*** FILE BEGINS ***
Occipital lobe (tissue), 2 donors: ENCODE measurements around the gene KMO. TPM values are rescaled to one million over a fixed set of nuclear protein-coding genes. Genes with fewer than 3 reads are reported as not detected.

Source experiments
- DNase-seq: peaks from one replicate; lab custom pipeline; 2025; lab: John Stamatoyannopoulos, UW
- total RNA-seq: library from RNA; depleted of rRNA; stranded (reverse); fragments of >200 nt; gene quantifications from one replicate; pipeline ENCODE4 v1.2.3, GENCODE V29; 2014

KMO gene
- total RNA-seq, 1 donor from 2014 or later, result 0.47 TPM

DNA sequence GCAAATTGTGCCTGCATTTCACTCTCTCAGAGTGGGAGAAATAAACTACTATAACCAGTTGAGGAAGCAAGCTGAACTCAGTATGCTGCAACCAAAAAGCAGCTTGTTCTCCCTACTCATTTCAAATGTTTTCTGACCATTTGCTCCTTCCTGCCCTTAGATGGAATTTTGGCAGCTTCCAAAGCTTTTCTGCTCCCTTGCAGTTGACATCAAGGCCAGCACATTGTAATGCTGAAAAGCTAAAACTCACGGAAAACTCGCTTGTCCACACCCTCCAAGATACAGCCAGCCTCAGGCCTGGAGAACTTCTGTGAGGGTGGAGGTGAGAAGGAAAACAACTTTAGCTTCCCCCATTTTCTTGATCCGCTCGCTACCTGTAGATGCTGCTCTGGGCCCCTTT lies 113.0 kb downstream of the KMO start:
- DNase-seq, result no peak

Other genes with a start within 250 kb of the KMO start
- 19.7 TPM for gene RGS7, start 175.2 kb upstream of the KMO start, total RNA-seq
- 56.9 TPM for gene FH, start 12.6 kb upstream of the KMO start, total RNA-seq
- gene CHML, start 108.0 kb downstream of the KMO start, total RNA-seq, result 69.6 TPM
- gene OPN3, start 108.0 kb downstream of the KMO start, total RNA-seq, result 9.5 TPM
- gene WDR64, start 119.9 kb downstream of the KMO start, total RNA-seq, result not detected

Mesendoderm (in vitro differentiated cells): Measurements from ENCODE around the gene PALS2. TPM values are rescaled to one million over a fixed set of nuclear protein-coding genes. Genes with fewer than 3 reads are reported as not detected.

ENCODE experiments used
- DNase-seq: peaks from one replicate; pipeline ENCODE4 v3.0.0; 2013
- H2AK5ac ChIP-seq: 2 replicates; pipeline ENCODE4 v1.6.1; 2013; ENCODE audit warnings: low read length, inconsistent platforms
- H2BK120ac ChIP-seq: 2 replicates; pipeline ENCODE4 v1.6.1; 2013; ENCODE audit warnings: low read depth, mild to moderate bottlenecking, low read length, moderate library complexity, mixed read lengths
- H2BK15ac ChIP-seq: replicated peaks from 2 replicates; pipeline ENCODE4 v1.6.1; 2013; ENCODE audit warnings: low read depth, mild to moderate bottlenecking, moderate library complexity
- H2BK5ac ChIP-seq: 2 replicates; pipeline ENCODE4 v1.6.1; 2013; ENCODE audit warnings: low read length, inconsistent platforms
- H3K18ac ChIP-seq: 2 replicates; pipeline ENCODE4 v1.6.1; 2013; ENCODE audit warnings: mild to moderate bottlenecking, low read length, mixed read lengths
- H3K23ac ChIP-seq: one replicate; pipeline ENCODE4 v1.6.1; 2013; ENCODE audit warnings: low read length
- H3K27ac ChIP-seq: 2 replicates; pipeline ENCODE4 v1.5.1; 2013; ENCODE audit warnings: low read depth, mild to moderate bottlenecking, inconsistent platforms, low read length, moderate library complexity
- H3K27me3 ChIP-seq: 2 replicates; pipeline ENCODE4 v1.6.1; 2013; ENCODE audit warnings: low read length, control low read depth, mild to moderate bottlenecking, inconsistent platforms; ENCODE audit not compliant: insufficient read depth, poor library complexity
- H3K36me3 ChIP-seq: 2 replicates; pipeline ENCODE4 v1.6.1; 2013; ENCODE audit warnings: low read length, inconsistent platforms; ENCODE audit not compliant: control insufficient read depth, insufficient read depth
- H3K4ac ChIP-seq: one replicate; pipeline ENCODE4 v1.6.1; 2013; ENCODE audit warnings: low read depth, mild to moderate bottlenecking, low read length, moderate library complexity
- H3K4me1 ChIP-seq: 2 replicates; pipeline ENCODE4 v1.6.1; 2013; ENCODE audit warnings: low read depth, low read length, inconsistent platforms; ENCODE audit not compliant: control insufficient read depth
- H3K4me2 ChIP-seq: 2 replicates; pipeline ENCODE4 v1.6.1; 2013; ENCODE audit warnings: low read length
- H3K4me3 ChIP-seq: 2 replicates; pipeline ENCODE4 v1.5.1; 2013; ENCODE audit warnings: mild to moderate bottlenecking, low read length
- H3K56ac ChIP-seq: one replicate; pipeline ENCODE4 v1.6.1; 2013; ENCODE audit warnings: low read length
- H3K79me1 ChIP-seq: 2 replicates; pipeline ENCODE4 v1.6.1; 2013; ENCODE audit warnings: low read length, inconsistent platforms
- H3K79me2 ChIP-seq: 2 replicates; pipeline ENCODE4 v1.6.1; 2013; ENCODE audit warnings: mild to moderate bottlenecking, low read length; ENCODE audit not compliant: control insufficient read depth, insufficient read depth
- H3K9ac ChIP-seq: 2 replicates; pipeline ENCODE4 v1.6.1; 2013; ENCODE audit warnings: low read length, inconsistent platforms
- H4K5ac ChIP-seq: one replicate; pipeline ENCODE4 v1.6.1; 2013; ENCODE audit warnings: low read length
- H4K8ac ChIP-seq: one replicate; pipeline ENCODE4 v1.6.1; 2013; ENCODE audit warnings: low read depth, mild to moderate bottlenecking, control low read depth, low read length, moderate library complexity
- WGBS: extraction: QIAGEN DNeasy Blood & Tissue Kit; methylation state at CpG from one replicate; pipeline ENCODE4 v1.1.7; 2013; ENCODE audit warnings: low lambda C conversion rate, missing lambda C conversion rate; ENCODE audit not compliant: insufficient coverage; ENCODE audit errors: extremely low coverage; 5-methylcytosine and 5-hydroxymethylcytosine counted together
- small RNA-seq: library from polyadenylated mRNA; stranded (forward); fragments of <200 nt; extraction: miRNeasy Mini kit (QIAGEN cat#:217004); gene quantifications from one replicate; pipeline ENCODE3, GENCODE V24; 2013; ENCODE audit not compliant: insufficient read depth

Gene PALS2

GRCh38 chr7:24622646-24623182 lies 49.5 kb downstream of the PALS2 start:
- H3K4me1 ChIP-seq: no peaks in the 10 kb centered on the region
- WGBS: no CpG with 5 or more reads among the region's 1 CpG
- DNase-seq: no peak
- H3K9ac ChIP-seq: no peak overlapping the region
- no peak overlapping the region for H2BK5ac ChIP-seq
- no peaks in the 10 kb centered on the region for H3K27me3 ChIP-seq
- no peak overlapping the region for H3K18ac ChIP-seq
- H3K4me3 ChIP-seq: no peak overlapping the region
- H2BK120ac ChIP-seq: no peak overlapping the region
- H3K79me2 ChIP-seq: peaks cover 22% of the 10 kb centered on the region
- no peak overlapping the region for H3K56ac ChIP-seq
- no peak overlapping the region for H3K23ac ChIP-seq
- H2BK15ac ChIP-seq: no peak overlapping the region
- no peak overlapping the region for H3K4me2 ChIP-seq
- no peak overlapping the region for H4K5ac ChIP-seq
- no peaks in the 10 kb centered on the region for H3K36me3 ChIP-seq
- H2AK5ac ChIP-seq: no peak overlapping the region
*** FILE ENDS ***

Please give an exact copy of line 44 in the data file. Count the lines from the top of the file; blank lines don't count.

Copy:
- H3K9ac ChIP-seq: no peak overlapping the region